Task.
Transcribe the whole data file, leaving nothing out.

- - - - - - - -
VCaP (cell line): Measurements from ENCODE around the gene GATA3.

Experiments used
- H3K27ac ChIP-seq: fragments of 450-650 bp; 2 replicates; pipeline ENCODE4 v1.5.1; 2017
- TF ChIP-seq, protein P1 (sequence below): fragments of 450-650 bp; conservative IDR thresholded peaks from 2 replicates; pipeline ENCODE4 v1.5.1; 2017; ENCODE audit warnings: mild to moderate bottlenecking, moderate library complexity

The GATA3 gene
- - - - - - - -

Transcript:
VCaP (cell line): Measurements from ENCODE around the gene GATA3.

Experiments used
- H3K27ac ChIP-seq: fragments of 450-650 bp; 2 replicates; pipeline ENCODE4 v1.5.1; 2017
- TF ChIP-seq, protein P1 (sequence below): fragments of 450-650 bp; conservative IDR thresholded peaks from 2 replicates; pipeline ENCODE4 v1.5.1; 2017; ENCODE audit warnings: mild to moderate bottlenecking, moderate library complexity

The GATA3 gene